Answered on Dec 23rd, 2011 at 8:15 PM
Richard you ask
an interesting question. From the way
you phrase the question, it sounds as though your brother-in-law is already
receiving disability payments, that is, the Social Security Administration
(SSA), has found him disabled. If that
is so, he will be reviewed by SSA sometime in the future to determine if he is still disabled.
Not being from
your area, I will presume a physician prescription is required to obtain a
"medical marijuana card." If
this is the case, and it is used within the terms of the prescription, it should
not be a problem. If there is
"addiction" regarding the use of marijuana that changes things.
According to the
regulations of SSA, "If we find that you are disabled and have medical evidence
of your drug addiction or alcoholism, we must determine whether your drug
addiction or alcoholism is a contributing factor material to the determination
of disability, unless we find that you are eligible for benefits because of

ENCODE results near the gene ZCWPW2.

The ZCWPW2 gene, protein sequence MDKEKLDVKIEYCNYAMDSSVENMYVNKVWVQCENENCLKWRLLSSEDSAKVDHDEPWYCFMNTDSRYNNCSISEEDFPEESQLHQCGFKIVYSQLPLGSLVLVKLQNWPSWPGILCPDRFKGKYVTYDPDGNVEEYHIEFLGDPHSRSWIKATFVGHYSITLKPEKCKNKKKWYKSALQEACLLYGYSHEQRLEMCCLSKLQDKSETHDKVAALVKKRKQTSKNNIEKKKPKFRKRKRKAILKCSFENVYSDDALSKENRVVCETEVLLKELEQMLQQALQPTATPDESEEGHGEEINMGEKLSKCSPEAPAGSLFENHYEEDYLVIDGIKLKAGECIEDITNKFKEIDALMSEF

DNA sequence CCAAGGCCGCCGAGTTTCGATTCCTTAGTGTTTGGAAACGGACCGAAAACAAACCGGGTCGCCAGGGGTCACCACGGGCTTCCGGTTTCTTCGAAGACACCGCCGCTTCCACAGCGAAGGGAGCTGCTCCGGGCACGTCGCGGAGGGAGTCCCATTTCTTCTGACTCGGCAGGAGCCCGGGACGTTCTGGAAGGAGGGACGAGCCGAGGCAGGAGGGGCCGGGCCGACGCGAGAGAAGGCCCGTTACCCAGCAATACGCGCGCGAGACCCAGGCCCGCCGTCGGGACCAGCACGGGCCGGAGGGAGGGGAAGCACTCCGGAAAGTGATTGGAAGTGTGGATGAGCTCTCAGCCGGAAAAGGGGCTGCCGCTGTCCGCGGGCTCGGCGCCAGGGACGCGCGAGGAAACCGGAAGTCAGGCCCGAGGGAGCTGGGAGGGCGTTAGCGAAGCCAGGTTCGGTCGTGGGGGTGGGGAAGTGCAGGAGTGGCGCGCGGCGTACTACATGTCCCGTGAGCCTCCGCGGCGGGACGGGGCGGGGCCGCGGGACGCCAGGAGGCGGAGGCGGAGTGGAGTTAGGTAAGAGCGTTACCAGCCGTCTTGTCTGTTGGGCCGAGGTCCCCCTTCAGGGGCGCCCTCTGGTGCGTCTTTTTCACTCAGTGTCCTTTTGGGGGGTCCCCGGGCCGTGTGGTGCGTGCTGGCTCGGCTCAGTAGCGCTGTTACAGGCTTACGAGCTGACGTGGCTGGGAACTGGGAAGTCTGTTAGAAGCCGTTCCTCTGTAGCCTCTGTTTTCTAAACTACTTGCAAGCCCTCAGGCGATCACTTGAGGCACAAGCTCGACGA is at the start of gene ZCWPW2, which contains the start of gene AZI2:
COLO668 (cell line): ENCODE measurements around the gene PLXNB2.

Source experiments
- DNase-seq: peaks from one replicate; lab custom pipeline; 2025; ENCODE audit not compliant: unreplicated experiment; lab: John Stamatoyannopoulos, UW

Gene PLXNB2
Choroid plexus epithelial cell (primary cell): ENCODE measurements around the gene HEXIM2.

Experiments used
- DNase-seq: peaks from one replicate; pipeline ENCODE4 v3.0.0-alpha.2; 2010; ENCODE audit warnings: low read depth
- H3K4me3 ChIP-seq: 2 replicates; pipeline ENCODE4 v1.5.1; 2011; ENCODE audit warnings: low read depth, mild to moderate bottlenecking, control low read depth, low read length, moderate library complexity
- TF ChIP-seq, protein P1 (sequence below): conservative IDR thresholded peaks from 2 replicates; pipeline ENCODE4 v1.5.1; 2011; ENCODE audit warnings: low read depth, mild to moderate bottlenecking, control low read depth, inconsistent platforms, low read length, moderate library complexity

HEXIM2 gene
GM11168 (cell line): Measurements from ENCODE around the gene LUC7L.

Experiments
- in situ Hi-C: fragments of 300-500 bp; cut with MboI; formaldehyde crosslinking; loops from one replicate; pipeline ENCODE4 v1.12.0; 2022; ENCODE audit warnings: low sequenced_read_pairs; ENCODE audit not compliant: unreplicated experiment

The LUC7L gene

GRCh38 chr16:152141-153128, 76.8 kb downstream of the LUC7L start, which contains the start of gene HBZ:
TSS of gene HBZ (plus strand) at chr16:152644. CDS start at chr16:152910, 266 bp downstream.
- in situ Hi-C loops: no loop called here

your age or blindness." Note that the first
determination is whether the person is disabled, then another decision must
be made whether drug addiction is a "material factor" of the
disability. You can read the complete
regulation if you click here.
If the limitations that would
remain if the use of the drug (or alcohol) stopped would not be disabling, SSA
will find the person not disabled. If
the limitations that would remain if the use of the drug (or alcohol) stopped would
be disabling, SSA will find the person disabled.
This law regarding DA&A
was created through an Act of Congress in 1996.
An Emergency Teletype with Questions and Answers about the changes
appear at the following link, and are still useful today.
I would recommend contacting
a local attorney that is well versed in Social Security Disability law. Click the house in the upper left "Find A
Lawyer" if you need help finding a local attorney.
hope this answers your
question, and good luck.
No attorney-client relationship has been established because of the information provided. Seek local counsel to address your particular facts. MJHJ